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Ask The Judge - Hold and Bark



Every issue we ask GSSCC Head Judge Jim Chrisp to provide some insights how he judges a particular IGP exercise. These insights will help our readers to focus on all aspects of that exercise. This issue’s exercise is Hold and Bark.


Hold and Bark is an important exercise. It is the first time the judge witnesses the dog’s interaction with the designated helper and as the saying goes, there’s only one chance to make a lasting first impression. This exercise is worth 15 points — 10 for the hold and 5 for barking.


Upon engaging the helper, the dog is required to promptly initiate Hold and Bark, demonstrating confidence, activeness, dominance, and attentiveness. The barking duration should be approximate 20 seconds. The judge then directs the handler to the call-out position, marking the next phase of the exercise.


In IGP 1, the handler has a choice upon a signal from the judge: either pick the dog up in the blind or recall the dog into the basic position. If the handler opts for the pick-up, he/she walks to the blind and heels the dog back to the call-out position. This can be done on or off leash. The level of assistance required in this maneuver may downgrade the exercise to an SG (0.5 - 1.5 pts.). Alternatively, the handler can recall the dog to the basic position. The dog should exhibit speed, directness, without handler help. Failure to meet these criteria may lead to a downgrade to SG or G (0.5 - 2pts.).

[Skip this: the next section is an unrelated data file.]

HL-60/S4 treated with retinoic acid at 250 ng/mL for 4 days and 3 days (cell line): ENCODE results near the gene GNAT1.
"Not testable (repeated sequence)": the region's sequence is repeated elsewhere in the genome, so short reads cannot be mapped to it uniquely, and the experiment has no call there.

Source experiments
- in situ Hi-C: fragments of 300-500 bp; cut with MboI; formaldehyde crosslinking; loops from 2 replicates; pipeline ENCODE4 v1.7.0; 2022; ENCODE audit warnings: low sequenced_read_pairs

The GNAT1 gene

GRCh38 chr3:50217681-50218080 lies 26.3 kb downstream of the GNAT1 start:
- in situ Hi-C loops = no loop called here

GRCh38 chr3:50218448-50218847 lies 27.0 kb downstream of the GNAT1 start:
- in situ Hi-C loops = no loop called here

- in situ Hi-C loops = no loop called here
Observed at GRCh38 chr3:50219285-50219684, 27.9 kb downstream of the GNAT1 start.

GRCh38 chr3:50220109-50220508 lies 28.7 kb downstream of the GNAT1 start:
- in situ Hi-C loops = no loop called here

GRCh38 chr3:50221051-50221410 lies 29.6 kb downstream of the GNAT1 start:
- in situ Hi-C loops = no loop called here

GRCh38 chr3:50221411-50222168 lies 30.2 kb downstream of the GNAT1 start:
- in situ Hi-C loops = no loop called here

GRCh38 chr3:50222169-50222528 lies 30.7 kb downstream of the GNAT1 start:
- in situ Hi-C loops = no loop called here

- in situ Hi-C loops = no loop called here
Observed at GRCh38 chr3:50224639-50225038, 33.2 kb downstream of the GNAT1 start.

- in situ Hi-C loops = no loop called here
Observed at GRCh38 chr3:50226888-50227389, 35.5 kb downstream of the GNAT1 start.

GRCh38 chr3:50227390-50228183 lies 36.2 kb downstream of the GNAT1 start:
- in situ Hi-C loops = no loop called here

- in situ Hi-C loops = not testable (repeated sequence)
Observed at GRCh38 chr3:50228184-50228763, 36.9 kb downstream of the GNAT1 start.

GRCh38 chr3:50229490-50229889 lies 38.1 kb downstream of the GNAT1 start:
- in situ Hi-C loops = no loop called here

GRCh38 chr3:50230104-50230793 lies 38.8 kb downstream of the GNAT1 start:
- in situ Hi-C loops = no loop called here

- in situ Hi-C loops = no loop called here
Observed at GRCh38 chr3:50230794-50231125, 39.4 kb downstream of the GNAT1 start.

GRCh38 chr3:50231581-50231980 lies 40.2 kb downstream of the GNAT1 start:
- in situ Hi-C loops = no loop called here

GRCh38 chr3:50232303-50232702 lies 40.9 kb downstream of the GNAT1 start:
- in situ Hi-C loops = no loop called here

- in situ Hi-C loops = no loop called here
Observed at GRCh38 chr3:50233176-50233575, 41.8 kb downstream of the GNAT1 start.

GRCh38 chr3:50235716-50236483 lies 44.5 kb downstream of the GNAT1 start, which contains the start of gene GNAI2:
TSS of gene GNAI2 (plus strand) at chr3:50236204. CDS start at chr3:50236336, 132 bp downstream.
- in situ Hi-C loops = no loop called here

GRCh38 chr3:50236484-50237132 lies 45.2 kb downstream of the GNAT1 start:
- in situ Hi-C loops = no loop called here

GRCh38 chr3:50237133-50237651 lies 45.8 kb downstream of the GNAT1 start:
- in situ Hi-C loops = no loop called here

At the level of IGP 2 and 3, the dog is recalled to the basic position upon a signal from judge and evaluated according to the same criteria as for IGP 1.


Throughout the Hold and Bark exercise, the judge observes the dog’s dominance, continuous barking, and confidence while holding. The dog must remain undistracted by the judge or handler. Weak, inconsistent, non-energetic, or unfocused barking can result in a downgrade to satisfactory or insufficient (1.5 - 5 pts). A lack of barking is deemed insufficient (1.75 - 5 pts). Bothering the helper by bumping or pushing may be rated insufficient for the Hold (minimum - 3.5 pts).


If the dog happens to leave the helper and returns to its handler, the handler has one more opportunity to send the dog back to the helper. If the dog subsequently remains with the helper, protection can continue. However, such a second attempt will be rated as low insufficient (-13 to 14 pts). If the dog returns to its handler a second time, the protection routine is terminated, resulting in an ‘NG’ rating.


If the dog leaves the helper as the handler approaches, an insufficient rating will be given (minimum - 5 pts). If the dog goes to the handler in the call-out position before the command has been given, the exercise is also rated as insufficient (minimum -5pts).


If the dog bites the sleeve and fails to release, the judge will indicate the handler to walk to the call-out position. There, the handler has one opportunity to give an “Out-Here-Heel” command, in a one-word manner. If the dog complies and returns to the handler, Hold and Bark is deemed insufficient (-14 pts). Failure to release the sleeve results in disqualification. Thank you, Jim, for explaining the challenges faced in the Hold and Bark exercise.



 

K9Force (2023, December). Ask The Judge - Hold and Bark. https://publuu.com/flip-book/199364/764260/page/18


© K9Force WDC 2023. For permission to reproduce any article in this blog, contact info@k9force.ca

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